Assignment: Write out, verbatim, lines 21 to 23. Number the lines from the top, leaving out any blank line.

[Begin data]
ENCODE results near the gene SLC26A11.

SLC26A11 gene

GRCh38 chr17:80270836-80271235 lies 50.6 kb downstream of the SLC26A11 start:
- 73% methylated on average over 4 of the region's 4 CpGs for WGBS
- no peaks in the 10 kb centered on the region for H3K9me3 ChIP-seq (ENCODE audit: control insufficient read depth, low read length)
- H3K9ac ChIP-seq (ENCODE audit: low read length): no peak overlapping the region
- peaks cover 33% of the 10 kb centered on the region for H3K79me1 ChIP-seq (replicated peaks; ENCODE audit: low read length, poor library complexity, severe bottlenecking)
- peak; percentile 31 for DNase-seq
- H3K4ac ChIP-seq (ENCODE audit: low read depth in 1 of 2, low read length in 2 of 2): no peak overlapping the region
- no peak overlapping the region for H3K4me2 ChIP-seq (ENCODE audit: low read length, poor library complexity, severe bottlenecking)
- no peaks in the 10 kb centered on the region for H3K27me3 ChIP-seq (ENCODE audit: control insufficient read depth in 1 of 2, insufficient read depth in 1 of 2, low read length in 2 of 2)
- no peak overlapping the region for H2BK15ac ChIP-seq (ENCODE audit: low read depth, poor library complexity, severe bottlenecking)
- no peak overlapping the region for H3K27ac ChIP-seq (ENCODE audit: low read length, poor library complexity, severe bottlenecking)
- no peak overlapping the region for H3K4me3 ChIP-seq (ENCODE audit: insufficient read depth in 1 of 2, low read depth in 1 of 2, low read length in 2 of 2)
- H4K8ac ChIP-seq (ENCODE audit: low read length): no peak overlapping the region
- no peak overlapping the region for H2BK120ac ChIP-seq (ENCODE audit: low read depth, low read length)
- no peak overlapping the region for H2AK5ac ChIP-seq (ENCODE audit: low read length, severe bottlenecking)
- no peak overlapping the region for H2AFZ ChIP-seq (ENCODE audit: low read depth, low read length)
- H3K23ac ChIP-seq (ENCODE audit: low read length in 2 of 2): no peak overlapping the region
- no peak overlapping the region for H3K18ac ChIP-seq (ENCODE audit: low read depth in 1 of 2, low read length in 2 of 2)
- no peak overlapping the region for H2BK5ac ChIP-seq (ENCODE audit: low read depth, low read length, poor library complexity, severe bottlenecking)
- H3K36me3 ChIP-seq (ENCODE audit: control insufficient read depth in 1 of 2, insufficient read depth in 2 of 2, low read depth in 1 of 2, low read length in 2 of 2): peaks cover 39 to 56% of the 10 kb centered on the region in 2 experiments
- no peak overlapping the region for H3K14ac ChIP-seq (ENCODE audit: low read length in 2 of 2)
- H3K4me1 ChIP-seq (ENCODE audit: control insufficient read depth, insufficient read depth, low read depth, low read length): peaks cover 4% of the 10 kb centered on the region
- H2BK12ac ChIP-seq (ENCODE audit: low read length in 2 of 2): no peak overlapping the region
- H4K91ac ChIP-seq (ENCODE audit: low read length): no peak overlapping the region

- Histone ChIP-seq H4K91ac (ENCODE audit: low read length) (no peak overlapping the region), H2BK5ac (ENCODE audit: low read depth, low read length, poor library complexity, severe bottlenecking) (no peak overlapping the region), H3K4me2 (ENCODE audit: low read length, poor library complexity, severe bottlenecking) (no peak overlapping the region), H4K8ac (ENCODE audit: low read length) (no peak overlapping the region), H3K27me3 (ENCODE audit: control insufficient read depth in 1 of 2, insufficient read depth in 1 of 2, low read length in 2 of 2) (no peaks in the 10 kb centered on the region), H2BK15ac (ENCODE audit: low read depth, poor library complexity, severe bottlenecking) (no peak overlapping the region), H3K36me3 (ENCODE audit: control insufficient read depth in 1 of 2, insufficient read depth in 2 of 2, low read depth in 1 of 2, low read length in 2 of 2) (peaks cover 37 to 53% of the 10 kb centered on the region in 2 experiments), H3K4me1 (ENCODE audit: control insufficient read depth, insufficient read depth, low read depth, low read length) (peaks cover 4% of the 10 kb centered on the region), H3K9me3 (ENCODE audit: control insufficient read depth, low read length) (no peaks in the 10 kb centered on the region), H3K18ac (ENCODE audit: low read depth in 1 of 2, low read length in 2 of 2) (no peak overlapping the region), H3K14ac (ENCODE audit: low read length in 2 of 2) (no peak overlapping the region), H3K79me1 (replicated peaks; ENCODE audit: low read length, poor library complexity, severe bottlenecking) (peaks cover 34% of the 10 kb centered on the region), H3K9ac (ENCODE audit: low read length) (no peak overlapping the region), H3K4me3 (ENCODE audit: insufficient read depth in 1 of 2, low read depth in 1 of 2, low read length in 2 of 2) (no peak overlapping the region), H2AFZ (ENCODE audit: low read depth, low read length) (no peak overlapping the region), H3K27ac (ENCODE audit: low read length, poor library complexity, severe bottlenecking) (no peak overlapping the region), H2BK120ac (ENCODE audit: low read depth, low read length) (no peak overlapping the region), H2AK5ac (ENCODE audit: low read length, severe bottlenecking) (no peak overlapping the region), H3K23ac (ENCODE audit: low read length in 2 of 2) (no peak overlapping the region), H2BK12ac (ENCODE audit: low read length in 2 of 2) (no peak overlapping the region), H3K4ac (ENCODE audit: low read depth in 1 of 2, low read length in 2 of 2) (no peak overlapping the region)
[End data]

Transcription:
- no peak overlapping the region for H2BK5ac ChIP-seq (ENCODE audit: low read depth, low read length, poor library complexity, severe bottlenecking)
- H3K36me3 ChIP-seq (ENCODE audit: control insufficient read depth in 1 of 2, insufficient read depth in 2 of 2, low read depth in 1 of 2, low read length in 2 of 2): peaks cover 39 to 56% of the 10 kb centered on the region in 2 experiments
- no peak overlapping the region for H3K14ac ChIP-seq (ENCODE audit: low read length in 2 of 2)